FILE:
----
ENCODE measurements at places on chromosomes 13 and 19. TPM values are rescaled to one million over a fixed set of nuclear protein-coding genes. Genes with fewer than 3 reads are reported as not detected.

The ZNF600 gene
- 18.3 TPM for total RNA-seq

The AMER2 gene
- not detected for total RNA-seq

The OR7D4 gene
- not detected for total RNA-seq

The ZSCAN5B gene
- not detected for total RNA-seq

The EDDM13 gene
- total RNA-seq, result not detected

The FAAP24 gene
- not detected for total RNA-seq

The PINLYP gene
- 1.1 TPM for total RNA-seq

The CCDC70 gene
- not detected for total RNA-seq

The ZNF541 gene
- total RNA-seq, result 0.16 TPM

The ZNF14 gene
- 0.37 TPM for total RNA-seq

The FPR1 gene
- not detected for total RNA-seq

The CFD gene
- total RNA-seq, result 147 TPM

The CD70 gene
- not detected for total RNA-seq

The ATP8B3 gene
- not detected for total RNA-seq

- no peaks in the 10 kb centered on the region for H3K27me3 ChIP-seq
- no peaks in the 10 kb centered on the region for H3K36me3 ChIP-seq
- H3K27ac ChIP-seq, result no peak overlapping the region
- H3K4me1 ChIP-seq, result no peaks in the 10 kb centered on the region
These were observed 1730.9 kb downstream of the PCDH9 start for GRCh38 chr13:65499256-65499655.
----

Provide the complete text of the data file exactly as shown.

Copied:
ENCODE measurements at places on chromosomes 13 and 19. TPM values are rescaled to one million over a fixed set of nuclear protein-coding genes. Genes with fewer than 3 reads are reported as not detected.

The ZNF600 gene
- 18.3 TPM for total RNA-seq

The AMER2 gene
- not detected for total RNA-seq

The OR7D4 gene
- not detected for total RNA-seq

The ZSCAN5B gene
- not detected for total RNA-seq

The EDDM13 gene
- total RNA-seq, result not detected

The FAAP24 gene
- not detected for total RNA-seq

The PINLYP gene
- 1.1 TPM for total RNA-seq

The CCDC70 gene
- not detected for total RNA-seq

The ZNF541 gene
- total RNA-seq, result 0.16 TPM

The ZNF14 gene
- 0.37 TPM for total RNA-seq

The FPR1 gene
- not detected for total RNA-seq

The CFD gene
- total RNA-seq, result 147 TPM

The CD70 gene
- not detected for total RNA-seq

The ATP8B3 gene
- not detected for total RNA-seq

- no peaks in the 10 kb centered on the region for H3K27me3 ChIP-seq
- no peaks in the 10 kb centered on the region for H3K36me3 ChIP-seq
- H3K27ac ChIP-seq, result no peak overlapping the region
- H3K4me1 ChIP-seq, result no peaks in the 10 kb centered on the region
These were observed 1730.9 kb downstream of the PCDH9 start for GRCh38 chr13:65499256-65499655.